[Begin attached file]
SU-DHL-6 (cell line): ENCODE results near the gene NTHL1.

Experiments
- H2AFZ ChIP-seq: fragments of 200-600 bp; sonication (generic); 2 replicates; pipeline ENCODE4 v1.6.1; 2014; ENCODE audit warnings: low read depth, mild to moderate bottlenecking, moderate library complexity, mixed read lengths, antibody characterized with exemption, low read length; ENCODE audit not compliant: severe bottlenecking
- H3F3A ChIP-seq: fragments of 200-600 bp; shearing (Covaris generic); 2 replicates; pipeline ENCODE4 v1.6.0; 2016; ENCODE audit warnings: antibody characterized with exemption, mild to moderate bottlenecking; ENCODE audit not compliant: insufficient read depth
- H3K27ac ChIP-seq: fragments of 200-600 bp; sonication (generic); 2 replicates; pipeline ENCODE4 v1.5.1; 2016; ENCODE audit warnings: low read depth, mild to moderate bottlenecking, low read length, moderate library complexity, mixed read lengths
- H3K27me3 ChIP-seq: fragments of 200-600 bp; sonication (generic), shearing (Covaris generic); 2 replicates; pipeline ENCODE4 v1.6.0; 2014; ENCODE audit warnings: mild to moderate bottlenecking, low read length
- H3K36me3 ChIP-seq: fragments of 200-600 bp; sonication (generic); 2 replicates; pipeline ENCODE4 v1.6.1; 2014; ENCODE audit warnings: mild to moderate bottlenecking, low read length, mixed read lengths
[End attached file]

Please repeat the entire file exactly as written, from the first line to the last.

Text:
SU-DHL-6 (cell line): ENCODE results near the gene NTHL1.

Experiments
- H2AFZ ChIP-seq: fragments of 200-600 bp; sonication (generic); 2 replicates; pipeline ENCODE4 v1.6.1; 2014; ENCODE audit warnings: low read depth, mild to moderate bottlenecking, moderate library complexity, mixed read lengths, antibody characterized with exemption, low read length; ENCODE audit not compliant: severe bottlenecking
- H3F3A ChIP-seq: fragments of 200-600 bp; shearing (Covaris generic); 2 replicates; pipeline ENCODE4 v1.6.0; 2016; ENCODE audit warnings: antibody characterized with exemption, mild to moderate bottlenecking; ENCODE audit not compliant: insufficient read depth
- H3K27ac ChIP-seq: fragments of 200-600 bp; sonication (generic); 2 replicates; pipeline ENCODE4 v1.5.1; 2016; ENCODE audit warnings: low read depth, mild to moderate bottlenecking, low read length, moderate library complexity, mixed read lengths
- H3K27me3 ChIP-seq: fragments of 200-600 bp; sonication (generic), shearing (Covaris generic); 2 replicates; pipeline ENCODE4 v1.6.0; 2014; ENCODE audit warnings: mild to moderate bottlenecking, low read length
- H3K36me3 ChIP-seq: fragments of 200-600 bp; sonication (generic); 2 replicates; pipeline ENCODE4 v1.6.1; 2014; ENCODE audit warnings: mild to moderate bottlenecking, low read length, mixed read lengths